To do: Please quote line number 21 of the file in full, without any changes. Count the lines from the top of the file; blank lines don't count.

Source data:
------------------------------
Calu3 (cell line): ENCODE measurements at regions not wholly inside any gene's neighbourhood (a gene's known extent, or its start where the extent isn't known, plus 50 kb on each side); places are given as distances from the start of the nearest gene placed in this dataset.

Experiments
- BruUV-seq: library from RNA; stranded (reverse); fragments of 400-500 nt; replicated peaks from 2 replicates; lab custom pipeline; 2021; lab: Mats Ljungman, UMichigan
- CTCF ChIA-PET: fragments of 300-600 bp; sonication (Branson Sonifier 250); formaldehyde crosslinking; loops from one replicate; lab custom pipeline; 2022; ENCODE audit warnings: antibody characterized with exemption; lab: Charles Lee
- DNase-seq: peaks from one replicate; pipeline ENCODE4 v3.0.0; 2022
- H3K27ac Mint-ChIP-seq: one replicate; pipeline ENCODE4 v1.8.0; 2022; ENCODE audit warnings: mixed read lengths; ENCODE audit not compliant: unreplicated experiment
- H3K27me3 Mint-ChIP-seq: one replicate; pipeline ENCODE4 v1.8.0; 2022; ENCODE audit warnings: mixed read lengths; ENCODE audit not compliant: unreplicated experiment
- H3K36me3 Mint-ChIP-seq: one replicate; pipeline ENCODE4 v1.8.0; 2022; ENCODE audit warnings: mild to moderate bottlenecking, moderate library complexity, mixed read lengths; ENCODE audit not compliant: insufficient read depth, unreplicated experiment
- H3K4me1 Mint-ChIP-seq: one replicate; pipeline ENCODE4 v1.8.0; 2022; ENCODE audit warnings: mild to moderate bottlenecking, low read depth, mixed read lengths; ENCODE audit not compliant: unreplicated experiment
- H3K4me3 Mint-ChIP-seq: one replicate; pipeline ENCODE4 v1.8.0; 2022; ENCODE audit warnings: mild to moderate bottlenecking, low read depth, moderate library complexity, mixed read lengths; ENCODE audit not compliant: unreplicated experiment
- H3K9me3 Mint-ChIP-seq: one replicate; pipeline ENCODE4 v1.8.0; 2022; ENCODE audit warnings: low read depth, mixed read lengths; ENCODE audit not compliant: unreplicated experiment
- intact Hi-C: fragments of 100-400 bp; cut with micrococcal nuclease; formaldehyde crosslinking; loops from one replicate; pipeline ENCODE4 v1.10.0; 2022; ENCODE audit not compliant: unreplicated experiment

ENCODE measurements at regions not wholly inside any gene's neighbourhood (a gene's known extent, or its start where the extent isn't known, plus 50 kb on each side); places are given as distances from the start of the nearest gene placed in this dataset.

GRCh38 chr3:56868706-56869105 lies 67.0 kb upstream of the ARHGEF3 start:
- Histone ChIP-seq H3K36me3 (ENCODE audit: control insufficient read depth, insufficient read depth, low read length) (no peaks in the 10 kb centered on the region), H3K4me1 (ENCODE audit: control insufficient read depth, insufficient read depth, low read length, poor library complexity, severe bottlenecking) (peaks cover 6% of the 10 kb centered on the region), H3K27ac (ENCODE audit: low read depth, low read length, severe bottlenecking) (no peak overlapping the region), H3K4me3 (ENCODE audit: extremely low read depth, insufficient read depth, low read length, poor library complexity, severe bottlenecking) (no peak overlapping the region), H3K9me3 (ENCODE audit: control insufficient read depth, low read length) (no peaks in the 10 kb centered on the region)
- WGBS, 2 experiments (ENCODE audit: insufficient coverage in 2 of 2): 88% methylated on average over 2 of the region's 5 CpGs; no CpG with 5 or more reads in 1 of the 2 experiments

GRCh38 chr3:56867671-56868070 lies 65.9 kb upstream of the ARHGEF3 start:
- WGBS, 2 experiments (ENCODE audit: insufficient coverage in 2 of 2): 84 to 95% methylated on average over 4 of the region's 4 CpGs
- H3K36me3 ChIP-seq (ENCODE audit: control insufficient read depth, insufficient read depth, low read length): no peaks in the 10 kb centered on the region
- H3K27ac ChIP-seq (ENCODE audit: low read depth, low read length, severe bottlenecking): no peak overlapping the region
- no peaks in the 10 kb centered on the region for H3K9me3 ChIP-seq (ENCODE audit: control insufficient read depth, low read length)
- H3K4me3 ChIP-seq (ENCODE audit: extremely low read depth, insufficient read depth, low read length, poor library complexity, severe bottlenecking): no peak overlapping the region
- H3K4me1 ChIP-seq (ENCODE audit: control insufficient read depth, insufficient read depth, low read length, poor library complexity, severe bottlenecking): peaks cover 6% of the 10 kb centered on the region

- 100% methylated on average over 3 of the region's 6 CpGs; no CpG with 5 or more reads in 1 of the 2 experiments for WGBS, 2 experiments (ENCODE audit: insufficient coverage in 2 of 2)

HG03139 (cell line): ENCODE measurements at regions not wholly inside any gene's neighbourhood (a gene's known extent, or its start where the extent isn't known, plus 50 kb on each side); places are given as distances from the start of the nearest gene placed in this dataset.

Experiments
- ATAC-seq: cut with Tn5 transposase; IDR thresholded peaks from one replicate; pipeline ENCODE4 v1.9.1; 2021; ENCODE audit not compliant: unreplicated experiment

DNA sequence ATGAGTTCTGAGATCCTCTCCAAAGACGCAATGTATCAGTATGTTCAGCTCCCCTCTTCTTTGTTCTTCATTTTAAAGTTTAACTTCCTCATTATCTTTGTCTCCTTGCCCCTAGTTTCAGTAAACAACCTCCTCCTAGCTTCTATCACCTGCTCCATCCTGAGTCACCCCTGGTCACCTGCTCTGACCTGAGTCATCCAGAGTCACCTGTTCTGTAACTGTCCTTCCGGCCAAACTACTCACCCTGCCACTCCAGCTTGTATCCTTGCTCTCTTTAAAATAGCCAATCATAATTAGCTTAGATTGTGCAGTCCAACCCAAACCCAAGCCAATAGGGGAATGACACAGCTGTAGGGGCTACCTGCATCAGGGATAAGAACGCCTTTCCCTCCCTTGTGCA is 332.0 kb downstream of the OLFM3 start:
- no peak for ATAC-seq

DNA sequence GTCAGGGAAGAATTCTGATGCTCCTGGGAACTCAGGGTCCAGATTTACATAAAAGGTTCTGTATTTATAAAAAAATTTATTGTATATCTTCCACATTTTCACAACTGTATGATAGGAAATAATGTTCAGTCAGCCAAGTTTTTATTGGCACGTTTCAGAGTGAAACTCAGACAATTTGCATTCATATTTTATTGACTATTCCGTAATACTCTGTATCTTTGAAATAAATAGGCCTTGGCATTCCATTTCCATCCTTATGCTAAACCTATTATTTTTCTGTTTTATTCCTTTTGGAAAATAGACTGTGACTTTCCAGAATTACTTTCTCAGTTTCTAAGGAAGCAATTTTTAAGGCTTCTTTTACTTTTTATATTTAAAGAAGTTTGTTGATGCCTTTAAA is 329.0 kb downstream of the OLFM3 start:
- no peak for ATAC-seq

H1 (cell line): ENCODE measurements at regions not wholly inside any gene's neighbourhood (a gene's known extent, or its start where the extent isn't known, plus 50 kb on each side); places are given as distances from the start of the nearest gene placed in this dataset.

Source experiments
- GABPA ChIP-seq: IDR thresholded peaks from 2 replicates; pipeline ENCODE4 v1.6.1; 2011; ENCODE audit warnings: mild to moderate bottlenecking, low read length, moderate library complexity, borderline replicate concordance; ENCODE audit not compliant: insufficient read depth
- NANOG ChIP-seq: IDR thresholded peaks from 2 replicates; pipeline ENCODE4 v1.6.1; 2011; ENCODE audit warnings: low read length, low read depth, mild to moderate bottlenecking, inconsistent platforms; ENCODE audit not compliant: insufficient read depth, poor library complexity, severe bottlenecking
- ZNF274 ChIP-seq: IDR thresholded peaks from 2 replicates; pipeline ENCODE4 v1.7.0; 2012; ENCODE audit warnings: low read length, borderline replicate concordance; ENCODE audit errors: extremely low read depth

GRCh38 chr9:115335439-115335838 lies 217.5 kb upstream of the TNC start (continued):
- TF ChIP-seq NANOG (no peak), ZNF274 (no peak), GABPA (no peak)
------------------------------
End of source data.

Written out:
- no peaks in the 10 kb centered on the region for H3K9me3 ChIP-seq (ENCODE audit: control insufficient read depth, low read length)